But, at some point in April, and we read all about it here, there was a vote and a fallout from it. Fights and intrigue were reported. The question that continues to remain is this: What do you say to a congregation that has decided to vote to leave? Surely we can do better than: "Well, the issue is not church dividing there fore you should not leave . . ."  Erma reports that proposing a way of the cross plea is a hard sell. So what does one say?

Come on all you aspiring bishops! You know you are out there trying to keep your heads down avoiding leaving a paper trail: Now is your chance. Tell us what you would say to reason with a congregation that has said: "Enough! We are leaving for the LCMC."
Peter Kruse

Diversity and tolerance are very complex concepts. Rigid conformity is needed to ensure their full realization. - Mike Adams

George Erdner

  • Guest
Re: Estranged members sue ELCA-LCMC congregation
« Reply #201 on: December 31, 2011, 02:22:01 PM »
Once again, we confuse "unitiy" in the faith, with the more earthly matter of unity and responsibility within the ELCA.
It is that second unity that seems to trouble people. "Unity" in the faith does not mean that one who wants to be a membe of the ELCA or an ordained pastor in the ELCA may neglect or refuse the earthly requirements of those things. If one is expelled from the ELCA or leaves the ELCA, that unity in the faith may continue. But the lesser unity within the ELCA does not.
Someone who leaves the ELCA to become a Mormon or an evangelical sectarian no longer shares a unity in the faith with those of us in the ELCA. Those who leave fo another church body, no longer share the unity and fellowship of the ELCA in the same way as before.
Why is it so hard to keep those things distinct and to understand them?

It actually is not. To be honest, I regret that I used the image/ metaphor of family and applied it to the ELCA. I should know after all these years that we tend to take metaphors and drive them of the highest cliff possible in short order. Brian wasted no time doing so. (Good thing, BTW. I was getting worried about him before Christmas. His posts sounded "off" somehow. He is back to normal and I am glad to see it.)

On a really pragmatic and deadly realist plain, this is not an issue at all unless one wants it to be. A congregation can leave the ELCA. Marriage metaphors really do not apply there. We have a process to do this and as long as the landing spot the congregation is proposing is Lutheran, the rest is pretty much mechanics. Which makes the situation in Eau Claire simple as well. The vote failed, a constitutional crisis arises when the congregation none the less goes through with their intent to join the proposed destination denomination. Now what? Some who really wanted the congregation to stay ELCA sued, to what end we can only wonder. The congregation still considers itself ELCA at some level - the president made that statement to a member of the consultation committee in parting by her own reporting. The fact that they bothered to show up in the first place suggests that they remain aware of their affiliation.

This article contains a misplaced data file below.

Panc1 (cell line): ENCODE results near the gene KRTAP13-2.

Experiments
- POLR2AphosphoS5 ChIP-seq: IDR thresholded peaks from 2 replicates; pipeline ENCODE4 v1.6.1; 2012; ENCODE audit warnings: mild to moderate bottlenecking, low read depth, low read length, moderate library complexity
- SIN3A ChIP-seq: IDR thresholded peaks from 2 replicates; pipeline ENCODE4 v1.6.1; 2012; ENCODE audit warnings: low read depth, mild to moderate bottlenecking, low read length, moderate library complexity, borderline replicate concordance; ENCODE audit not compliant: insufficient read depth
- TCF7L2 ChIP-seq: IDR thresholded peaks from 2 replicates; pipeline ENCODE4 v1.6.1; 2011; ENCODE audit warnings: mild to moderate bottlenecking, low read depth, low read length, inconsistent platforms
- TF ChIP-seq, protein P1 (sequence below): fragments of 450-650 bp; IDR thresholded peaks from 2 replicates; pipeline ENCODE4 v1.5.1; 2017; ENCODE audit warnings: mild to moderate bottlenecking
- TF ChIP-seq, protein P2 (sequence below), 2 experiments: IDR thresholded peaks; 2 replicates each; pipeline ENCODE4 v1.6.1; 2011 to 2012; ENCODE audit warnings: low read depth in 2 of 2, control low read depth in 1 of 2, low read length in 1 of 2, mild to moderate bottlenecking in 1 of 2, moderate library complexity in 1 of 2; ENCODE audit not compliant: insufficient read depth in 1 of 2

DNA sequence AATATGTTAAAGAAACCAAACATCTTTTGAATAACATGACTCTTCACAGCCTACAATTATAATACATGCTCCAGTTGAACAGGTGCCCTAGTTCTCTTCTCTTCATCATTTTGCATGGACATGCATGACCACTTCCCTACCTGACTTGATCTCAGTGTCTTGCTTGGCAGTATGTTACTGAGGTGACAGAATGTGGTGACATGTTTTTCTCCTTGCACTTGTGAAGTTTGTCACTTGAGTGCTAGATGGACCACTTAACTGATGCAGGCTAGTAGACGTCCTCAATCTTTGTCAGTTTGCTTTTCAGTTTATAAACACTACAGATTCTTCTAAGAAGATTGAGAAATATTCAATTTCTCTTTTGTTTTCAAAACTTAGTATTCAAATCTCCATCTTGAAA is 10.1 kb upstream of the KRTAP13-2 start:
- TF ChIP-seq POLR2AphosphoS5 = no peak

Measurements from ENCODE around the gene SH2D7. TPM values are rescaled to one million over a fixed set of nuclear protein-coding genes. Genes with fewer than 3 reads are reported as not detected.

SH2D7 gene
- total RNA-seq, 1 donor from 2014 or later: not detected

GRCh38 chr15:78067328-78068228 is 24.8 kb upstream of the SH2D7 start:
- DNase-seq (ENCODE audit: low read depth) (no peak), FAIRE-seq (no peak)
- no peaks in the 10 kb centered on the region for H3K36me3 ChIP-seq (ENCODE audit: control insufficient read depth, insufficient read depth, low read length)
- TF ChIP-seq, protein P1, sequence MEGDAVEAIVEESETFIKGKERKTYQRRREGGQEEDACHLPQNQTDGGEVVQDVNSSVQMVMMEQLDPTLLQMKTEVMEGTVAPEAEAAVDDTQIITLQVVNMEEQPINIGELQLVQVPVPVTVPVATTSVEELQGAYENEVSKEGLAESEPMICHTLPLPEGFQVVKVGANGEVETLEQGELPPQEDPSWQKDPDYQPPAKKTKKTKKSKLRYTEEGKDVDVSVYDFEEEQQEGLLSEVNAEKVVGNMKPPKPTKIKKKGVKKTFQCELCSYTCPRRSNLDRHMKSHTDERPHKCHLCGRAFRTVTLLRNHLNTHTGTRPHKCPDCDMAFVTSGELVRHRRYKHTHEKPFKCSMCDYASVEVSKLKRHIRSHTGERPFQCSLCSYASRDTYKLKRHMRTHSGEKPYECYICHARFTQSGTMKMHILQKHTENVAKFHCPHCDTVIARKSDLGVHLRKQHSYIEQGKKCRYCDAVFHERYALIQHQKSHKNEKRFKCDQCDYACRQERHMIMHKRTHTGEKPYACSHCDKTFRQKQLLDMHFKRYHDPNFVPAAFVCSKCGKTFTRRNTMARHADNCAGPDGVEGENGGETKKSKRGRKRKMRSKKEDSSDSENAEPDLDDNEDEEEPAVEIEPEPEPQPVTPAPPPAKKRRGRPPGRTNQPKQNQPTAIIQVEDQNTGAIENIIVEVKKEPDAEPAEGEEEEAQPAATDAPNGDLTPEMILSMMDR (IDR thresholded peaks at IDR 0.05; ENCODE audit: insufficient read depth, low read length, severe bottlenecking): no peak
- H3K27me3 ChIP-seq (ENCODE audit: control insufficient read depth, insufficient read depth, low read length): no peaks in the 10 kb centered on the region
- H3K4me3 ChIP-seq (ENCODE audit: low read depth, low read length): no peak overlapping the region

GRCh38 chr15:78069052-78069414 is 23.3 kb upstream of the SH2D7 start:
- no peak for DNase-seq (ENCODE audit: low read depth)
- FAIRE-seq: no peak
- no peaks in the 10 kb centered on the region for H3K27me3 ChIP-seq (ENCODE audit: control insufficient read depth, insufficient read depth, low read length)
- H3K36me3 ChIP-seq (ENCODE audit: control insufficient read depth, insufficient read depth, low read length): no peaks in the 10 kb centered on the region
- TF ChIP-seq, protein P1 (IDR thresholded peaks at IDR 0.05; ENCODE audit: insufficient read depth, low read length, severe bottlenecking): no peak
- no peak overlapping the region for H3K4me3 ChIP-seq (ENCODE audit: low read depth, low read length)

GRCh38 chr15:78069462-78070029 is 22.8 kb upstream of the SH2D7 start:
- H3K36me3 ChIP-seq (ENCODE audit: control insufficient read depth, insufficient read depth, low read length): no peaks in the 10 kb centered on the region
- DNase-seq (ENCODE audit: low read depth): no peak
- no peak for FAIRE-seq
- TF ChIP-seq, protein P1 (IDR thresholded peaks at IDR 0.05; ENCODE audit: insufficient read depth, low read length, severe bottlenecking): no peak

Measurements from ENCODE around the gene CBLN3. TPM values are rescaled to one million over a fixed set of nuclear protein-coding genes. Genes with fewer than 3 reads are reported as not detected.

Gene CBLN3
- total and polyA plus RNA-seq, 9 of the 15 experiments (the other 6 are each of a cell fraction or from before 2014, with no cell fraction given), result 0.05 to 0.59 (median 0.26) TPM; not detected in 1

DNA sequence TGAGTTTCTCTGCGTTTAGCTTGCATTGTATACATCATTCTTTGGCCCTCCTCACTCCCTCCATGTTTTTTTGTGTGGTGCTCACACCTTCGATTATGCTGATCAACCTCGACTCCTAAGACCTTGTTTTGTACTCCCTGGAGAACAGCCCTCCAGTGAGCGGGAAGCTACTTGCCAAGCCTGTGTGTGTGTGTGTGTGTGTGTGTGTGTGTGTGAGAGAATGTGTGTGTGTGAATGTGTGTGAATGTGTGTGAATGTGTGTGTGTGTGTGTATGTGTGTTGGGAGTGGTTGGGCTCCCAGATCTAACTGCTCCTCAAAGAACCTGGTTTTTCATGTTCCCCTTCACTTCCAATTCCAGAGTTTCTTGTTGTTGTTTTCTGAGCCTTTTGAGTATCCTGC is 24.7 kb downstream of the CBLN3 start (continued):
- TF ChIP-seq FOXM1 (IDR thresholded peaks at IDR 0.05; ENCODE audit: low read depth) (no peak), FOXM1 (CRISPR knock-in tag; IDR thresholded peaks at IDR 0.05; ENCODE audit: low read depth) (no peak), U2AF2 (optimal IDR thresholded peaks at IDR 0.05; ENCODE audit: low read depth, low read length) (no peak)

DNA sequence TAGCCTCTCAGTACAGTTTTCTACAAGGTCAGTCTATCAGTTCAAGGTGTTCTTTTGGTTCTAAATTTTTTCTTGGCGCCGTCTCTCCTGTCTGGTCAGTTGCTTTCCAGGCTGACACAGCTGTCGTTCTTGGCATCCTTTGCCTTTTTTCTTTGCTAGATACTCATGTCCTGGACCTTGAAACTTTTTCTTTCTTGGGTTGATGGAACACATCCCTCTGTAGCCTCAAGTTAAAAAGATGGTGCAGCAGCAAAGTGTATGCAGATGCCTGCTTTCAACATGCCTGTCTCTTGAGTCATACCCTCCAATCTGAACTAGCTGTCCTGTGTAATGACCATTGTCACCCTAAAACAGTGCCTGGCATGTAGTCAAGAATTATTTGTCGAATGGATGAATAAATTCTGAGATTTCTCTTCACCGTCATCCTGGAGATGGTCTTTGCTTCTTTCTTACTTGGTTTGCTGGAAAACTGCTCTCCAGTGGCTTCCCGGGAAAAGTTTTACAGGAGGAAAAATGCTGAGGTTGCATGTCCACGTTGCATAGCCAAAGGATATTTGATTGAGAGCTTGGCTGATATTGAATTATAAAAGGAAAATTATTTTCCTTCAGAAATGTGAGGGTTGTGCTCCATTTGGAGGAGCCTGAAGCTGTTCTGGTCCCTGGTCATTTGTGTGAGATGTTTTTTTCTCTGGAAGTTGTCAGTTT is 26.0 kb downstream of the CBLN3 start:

But, at some point in April, and we read all about it here, there was a vote and a fallout from it. Fights and intrigue were reported. The question that continues to remain is this: What do you say to a congregation that has decided to vote to leave? Surely we can do better than: "Well, the issue is not church dividing there fore you should not leave . . ."  Erma reports that proposing a way of the cross plea is a hard sell. So what does one say?

Come on all you aspiring bishops! You know you are out there trying to keep your heads down avoiding leaving a paper trail: Now is your chance. Tell us what you would say to reason with a congregation that has said: "Enough! We are leaving for the LCMC."

That sentence is so spot-on correct that I have adopted it as my forum post tagline.

Dadoo

  • ALPB Contribution Leader
  • *****
  • Posts: 3055
    • View Profile
Re: Estranged members sue ELCA-LCMC congregation
« Reply #202 on: December 31, 2011, 02:35:01 PM »
Once again, we confuse "unitiy" in the faith, with the more earthly matter of unity and responsibility within the ELCA.
It is that second unity that seems to trouble people. "Unity" in the faith does not mean that one who wants to be a membe of the ELCA or an ordained pastor in the ELCA may neglect or refuse the earthly requirements of those things. If one is expelled from the ELCA or leaves the ELCA, that unity in the faith may continue. But the lesser unity within the ELCA does not.
Someone who leaves the ELCA to become a Mormon or an evangelical sectarian no longer shares a unity in the faith with those of us in the ELCA. Those who leave fo another church body, no longer share the unity and fellowship of the ELCA in the same way as before.
Why is it so hard to keep those things distinct and to understand them?